Andrew Zimmern’s Kitchen Adventures
These Jewish potato pancakes are so good that posting the recipe alone is a mitzvah (blessing) of the highest order. Bubbelah, you should always trust me with this stuff. Growing up, we ate a lot of potato pancakes at Hanukkah. The Festival of Lights refers to a lamp in the temple that was supposed to have only enough oil to last the Maccabees one night, but instead lasted for eight, enough time for them to repel the oppression of the Seleucids and renounce the assimilation of the Hellenistic Jews. But the holiday celebrates the miracle of the oil, not the military victory, so fried foods are often featured at Hanukkah feasts. Problem is, most potato pancakes, or latkes, are awful. Luckily for you, these are amazing. Every year at our house, we have a Hanukkah night when we invite the neighbors and stand around the kitchen shoving these hot, crispy little beauties into our mouths as fast as you can say “dreidel, dreidel, dreidel.” Enjoy.—Andrew ZimmernPlus: F&W’s Hanukkah Recipes Guide
1 pound Yukon Gold potatoes, peeled and cut into 2-inch chunks
2 pounds baking potatoes
1 large onion, finely diced
2 large eggs, lightly beaten
1 cup matzo meal
1/2 teaspoon freshly ground white pepper
Vegetable oil, for frying
Applesauce, crème fraîche, smoked salmon, salmon roe and dill sprigs, for
How to Make It
In a medium saucepan, cover the Yukon Gold potatoes with cool water, season generously with salt and bring to a boil. Cook the potatoes until tender, about 15 minutes. Drain well and immediately pass the potatoes through a ricer into a large bowl.
Working quickly, peel and grate the baking potatoes on the large holes of a box grater into a medium bowl. Press with a clean kitchen towel to remove excess moisture. Add half of the grated potatoes to the riced potatoes.
Transfer the remaining grated potatoes to the bowl of a food processor. Add the onion and pulse until the potatoes and onions are very finely chopped. Transfer to a fine-mesh sieve and press with the back of a spoon to extract as much liquid as possible. Add the potato-onion mixture to the large bowl. Stir in the eggs, matzo meal, white pepper and 2 teaspoons of salt.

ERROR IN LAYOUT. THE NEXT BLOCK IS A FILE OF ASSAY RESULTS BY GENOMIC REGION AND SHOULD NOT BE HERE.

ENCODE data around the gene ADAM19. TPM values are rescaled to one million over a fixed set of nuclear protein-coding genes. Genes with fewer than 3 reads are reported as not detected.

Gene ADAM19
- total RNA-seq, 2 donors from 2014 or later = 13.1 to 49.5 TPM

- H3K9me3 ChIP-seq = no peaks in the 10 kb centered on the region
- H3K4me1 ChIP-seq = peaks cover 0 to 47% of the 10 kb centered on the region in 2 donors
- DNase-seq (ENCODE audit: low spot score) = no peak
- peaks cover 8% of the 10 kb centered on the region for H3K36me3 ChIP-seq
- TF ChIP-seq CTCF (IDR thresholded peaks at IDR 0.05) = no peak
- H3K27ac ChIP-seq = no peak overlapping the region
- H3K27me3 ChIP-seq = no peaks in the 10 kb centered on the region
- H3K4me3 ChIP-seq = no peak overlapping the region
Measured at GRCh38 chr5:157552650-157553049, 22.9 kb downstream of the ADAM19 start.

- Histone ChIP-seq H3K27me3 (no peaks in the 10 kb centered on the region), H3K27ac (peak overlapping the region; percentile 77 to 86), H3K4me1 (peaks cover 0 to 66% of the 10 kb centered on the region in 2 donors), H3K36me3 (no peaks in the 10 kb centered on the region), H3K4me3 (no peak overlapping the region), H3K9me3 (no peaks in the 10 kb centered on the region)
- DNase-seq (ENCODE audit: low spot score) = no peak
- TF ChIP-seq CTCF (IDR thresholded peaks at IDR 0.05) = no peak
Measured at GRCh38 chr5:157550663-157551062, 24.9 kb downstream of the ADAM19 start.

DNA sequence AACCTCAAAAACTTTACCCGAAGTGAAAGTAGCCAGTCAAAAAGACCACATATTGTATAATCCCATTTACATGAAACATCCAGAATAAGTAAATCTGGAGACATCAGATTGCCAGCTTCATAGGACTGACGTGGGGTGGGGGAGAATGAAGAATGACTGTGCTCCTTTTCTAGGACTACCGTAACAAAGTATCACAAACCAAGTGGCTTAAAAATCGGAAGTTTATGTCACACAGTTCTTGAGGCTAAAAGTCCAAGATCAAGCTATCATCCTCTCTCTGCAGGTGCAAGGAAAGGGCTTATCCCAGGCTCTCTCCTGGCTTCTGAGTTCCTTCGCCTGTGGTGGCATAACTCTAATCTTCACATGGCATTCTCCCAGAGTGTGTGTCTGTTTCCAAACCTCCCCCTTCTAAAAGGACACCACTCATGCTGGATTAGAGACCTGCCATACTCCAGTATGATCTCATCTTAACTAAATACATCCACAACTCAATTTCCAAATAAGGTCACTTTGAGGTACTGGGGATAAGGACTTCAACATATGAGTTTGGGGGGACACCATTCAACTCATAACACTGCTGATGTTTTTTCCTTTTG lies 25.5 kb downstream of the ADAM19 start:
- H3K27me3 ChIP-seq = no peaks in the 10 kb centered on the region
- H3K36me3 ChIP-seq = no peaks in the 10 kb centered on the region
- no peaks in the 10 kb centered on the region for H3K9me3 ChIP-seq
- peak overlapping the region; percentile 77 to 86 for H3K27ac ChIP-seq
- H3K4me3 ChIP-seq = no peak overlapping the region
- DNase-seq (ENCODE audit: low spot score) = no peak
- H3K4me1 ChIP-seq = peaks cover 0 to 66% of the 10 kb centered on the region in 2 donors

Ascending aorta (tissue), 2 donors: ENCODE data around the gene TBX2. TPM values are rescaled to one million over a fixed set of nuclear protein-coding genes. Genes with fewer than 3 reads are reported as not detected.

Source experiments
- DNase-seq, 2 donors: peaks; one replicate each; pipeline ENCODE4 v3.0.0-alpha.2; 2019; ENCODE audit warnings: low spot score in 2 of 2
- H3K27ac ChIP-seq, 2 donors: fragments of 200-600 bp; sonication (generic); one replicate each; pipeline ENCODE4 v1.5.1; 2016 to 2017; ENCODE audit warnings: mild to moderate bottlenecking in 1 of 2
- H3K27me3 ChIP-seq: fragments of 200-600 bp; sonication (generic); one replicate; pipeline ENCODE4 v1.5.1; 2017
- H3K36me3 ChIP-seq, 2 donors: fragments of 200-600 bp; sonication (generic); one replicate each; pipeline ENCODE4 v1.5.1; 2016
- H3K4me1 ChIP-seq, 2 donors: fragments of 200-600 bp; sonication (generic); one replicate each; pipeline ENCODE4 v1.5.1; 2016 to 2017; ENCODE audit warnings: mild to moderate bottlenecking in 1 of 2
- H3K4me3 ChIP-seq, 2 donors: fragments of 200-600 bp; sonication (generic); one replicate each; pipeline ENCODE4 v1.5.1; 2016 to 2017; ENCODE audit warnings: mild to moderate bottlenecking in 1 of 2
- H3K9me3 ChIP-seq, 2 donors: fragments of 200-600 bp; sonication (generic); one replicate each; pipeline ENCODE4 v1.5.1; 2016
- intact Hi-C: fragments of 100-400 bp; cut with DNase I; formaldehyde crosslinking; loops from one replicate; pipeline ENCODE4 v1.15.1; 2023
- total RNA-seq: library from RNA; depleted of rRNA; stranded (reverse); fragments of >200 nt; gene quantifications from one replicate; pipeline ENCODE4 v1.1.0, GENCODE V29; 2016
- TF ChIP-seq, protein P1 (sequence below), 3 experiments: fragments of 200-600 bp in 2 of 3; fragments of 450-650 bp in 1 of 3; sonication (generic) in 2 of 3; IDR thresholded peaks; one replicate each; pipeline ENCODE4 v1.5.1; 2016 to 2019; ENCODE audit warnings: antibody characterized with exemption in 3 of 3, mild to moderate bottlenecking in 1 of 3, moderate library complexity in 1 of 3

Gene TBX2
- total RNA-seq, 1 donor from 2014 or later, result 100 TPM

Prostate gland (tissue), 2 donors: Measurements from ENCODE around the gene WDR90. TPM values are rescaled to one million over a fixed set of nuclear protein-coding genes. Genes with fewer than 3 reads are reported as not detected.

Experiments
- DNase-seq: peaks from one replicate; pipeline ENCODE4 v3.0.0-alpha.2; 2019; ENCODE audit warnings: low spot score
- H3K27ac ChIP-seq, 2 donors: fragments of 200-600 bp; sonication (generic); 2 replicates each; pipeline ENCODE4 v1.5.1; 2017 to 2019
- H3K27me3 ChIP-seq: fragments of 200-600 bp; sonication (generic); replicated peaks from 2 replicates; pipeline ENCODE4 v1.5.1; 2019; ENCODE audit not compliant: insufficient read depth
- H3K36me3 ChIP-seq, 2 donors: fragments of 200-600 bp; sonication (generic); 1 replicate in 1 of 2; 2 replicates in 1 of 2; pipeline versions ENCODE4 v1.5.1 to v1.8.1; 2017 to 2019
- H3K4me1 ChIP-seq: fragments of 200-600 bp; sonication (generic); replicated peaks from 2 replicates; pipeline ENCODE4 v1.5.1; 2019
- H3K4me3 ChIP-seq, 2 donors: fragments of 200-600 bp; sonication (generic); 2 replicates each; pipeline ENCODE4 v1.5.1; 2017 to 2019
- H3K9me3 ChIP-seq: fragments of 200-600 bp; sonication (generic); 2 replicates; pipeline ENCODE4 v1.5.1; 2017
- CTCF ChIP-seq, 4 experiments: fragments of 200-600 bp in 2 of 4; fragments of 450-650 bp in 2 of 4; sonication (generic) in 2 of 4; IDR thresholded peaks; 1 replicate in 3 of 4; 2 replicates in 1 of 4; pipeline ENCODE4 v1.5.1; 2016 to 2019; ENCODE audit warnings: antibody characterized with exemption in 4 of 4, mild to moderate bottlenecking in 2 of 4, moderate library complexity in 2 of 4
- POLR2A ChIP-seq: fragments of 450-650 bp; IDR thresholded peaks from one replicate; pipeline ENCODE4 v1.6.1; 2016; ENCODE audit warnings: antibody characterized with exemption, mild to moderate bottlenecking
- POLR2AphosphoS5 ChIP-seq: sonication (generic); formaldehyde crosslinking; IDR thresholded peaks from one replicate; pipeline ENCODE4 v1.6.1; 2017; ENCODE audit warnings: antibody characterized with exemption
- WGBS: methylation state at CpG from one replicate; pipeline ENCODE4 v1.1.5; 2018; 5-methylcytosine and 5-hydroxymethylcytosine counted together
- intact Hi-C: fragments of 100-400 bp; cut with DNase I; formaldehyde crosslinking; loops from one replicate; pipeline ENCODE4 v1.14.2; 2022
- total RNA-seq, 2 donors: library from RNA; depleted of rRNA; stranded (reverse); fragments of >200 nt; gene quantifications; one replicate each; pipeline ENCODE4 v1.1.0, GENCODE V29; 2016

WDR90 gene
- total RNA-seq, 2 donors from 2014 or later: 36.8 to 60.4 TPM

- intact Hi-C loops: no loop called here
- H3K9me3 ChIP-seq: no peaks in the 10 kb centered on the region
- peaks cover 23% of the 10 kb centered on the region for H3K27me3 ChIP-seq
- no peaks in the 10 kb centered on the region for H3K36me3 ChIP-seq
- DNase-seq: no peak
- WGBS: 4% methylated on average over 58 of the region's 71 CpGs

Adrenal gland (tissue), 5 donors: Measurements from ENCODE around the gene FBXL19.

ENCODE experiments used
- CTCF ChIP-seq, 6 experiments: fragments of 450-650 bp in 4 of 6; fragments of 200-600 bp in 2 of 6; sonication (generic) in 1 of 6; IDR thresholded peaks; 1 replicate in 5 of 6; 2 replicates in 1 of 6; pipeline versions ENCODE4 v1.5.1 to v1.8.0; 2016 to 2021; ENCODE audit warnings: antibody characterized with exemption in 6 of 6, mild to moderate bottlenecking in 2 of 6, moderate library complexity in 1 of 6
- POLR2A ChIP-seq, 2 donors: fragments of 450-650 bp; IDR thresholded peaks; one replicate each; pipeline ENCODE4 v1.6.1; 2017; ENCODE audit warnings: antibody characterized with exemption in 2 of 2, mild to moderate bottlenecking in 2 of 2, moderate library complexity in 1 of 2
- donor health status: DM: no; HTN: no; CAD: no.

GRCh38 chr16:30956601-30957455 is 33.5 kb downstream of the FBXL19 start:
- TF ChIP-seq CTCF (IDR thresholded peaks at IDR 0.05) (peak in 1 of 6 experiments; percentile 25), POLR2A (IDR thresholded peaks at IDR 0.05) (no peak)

In a large, heavy skillet, heat 1/4 inch of oil until shimmering. Working in 3 batches, spoon 1/4 cup of the potato mixture into the oil for each latke; press slightly to flatten. Fry over moderate heat, turning once, until the latkes are golden and crisp on both sides, about 7 minutes. Drain the latkes on a paper towel-lined baking sheet and sprinkle lightly with salt. Serve with applesauce, crème fraîche, smoked salmon, salmon roe and dill.
The fried latkes can be kept at room temperature for up to 4 hours. Reheat them on a baking sheet in a 375° oven for about 5 minutes, or until warmed through and crisp.
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Review Body: These were a bit time consuming but some of the best latkes I've ever made. Definitely worth the effort but carve out a decent amount of prep time to get them well made. We had 12 people over and did 1.5x the recipe. I wish I had doubled it because the latke's were completely devoured by our guessts! If you don't have a potato ricer you can use the reverse side of the grating blade used in grating the baking potatoes (the smaller side) and it works perfectly.